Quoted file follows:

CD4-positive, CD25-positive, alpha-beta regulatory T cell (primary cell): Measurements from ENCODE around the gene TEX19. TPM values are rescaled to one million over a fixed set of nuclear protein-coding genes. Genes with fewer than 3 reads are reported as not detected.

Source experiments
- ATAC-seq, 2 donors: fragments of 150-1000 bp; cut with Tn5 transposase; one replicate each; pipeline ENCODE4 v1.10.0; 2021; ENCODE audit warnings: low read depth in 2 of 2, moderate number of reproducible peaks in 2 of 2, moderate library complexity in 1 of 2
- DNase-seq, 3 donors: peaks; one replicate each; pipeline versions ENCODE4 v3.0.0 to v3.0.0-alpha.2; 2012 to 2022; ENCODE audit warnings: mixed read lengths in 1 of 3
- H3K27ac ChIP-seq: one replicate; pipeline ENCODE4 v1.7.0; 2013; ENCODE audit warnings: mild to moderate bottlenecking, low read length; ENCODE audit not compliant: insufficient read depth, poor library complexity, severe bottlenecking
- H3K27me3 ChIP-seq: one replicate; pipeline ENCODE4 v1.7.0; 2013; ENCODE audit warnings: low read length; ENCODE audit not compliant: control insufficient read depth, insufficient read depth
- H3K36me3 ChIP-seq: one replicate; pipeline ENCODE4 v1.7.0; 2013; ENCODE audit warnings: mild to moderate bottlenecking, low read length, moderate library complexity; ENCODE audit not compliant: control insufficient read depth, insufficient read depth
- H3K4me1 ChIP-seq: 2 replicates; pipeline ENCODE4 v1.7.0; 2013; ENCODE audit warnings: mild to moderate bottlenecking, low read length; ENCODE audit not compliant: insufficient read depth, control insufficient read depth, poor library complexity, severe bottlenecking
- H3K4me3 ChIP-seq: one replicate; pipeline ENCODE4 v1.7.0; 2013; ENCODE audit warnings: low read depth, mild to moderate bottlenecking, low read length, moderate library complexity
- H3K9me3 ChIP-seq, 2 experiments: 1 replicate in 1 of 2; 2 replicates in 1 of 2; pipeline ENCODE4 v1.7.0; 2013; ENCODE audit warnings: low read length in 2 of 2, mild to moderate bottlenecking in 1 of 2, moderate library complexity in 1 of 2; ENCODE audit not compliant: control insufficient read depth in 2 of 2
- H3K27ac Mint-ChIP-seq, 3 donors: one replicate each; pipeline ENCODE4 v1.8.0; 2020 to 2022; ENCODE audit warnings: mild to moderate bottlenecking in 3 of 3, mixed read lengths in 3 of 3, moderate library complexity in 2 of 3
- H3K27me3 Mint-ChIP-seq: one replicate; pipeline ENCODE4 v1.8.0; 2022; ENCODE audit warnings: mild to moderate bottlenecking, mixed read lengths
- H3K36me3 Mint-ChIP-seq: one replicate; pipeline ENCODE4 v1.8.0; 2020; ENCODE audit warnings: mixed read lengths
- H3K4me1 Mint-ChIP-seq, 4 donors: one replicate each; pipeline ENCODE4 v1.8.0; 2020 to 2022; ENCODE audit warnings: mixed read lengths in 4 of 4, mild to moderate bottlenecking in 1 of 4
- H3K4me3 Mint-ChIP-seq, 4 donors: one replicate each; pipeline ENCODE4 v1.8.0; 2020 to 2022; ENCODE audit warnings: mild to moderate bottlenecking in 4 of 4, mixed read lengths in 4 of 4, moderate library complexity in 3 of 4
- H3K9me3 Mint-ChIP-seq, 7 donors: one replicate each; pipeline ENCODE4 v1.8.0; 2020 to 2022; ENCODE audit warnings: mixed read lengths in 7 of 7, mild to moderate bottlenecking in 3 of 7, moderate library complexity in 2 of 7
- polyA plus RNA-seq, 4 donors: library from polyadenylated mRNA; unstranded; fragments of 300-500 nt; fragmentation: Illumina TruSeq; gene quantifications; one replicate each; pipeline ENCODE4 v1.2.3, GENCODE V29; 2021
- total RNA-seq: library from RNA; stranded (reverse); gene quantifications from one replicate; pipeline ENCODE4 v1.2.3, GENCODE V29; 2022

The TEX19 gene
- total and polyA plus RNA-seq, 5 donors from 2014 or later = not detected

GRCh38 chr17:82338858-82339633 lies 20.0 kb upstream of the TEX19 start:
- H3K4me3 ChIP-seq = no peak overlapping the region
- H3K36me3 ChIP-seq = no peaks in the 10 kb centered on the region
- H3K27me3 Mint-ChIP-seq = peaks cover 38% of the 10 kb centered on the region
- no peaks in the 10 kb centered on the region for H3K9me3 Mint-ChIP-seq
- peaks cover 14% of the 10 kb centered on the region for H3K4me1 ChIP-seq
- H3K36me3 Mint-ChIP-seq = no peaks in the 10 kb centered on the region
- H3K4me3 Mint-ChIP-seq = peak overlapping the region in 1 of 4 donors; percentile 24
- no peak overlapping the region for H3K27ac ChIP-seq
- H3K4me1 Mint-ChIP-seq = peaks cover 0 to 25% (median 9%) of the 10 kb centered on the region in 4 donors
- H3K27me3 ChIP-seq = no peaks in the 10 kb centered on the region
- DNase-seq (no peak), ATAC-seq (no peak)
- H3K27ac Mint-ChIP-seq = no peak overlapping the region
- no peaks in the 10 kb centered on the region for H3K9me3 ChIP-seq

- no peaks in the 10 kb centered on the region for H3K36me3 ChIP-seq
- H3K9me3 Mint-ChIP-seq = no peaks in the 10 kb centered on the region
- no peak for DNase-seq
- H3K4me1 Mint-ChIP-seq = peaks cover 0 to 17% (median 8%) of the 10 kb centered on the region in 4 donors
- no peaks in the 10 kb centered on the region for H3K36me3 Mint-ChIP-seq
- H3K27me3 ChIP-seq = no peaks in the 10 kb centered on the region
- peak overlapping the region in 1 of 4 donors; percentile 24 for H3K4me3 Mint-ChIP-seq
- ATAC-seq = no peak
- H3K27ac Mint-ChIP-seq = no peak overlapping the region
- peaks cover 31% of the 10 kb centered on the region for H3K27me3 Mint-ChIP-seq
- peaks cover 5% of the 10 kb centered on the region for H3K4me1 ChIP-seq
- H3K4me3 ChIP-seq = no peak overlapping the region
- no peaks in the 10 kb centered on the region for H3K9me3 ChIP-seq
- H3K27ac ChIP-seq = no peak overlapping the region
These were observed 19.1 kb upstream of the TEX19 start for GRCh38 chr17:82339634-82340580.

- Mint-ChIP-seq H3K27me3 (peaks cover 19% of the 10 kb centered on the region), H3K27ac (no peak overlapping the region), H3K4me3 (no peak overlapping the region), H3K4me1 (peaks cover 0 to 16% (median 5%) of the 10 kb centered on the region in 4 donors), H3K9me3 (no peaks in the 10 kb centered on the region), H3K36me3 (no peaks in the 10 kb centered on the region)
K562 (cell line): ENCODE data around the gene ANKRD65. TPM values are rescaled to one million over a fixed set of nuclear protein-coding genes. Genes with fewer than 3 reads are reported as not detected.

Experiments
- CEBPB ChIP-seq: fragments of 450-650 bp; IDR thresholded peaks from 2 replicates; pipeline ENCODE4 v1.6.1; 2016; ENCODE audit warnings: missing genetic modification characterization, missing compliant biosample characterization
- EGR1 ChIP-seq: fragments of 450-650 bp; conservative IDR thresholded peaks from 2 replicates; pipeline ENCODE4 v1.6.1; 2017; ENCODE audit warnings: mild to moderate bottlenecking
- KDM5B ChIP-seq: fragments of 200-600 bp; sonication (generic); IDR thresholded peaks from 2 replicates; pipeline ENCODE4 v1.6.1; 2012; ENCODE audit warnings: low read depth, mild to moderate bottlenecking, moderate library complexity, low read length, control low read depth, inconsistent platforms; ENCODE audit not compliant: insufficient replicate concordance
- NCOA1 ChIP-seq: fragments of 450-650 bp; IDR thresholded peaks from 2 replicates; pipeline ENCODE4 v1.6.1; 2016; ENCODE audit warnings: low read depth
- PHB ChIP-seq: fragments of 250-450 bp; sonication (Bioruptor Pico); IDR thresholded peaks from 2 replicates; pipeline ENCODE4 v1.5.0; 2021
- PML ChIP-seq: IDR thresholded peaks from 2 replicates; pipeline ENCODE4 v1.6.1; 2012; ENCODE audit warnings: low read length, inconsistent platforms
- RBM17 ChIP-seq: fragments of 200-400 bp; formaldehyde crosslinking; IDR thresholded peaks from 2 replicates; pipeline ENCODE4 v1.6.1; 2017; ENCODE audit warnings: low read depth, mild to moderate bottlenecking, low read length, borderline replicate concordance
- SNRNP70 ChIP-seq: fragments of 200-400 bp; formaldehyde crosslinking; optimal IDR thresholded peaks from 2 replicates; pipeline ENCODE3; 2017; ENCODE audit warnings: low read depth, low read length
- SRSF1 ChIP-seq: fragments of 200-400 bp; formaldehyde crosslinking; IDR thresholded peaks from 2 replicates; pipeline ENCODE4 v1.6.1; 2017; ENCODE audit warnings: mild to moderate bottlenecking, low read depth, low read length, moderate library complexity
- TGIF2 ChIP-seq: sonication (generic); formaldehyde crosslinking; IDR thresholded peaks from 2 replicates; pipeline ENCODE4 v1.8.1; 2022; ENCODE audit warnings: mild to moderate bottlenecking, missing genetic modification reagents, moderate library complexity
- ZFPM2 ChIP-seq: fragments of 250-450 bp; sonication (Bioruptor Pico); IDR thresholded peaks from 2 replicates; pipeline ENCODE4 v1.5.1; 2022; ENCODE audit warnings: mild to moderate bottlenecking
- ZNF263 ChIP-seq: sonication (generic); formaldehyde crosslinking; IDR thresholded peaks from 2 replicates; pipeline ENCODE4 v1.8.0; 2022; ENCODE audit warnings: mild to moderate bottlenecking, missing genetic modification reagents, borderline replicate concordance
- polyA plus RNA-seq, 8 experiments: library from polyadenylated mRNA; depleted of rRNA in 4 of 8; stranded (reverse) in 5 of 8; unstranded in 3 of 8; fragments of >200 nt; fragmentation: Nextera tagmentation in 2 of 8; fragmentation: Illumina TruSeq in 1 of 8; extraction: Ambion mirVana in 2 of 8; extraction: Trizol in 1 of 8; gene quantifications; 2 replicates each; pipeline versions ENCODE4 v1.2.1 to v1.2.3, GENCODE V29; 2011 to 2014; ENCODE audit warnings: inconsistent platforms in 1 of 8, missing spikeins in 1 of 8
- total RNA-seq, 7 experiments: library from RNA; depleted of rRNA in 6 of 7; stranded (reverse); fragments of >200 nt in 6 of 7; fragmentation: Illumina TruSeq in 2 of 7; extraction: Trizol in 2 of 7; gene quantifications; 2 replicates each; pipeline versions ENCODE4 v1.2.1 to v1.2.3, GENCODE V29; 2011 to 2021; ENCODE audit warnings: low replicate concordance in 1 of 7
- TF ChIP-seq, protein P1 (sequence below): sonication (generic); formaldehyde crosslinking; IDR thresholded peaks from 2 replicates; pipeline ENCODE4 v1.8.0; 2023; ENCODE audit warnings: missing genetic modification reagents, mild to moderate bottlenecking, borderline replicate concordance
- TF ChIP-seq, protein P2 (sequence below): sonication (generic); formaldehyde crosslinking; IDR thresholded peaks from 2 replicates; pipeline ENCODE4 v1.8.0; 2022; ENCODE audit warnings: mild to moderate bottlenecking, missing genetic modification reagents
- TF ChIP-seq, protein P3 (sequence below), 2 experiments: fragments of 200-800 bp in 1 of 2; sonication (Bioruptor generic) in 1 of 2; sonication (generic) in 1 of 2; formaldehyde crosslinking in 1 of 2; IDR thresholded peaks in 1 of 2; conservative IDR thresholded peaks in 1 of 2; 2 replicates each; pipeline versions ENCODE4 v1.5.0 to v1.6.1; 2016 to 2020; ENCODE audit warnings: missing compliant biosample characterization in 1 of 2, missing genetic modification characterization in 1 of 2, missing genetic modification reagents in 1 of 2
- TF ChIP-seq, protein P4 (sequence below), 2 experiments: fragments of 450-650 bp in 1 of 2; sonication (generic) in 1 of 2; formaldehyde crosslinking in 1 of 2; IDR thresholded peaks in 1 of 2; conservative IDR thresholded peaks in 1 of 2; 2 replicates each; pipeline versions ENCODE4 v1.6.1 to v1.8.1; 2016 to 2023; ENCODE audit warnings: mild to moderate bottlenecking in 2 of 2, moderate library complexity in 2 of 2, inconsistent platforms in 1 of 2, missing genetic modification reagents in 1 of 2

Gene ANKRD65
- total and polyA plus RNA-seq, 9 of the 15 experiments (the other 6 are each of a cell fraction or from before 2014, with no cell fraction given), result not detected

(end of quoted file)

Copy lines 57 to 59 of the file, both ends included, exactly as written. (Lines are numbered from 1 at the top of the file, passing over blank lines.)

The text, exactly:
- PHB ChIP-seq: fragments of 250-450 bp; sonication (Bioruptor Pico); IDR thresholded peaks from 2 replicates; pipeline ENCODE4 v1.5.0; 2021
- PML ChIP-seq: IDR thresholded peaks from 2 replicates; pipeline ENCODE4 v1.6.1; 2012; ENCODE audit warnings: low read length, inconsistent platforms
- RBM17 ChIP-seq: fragments of 200-400 bp; formaldehyde crosslinking; IDR thresholded peaks from 2 replicates; pipeline ENCODE4 v1.6.1; 2017; ENCODE audit warnings: low read depth, mild to moderate bottlenecking, low read length, borderline replicate concordance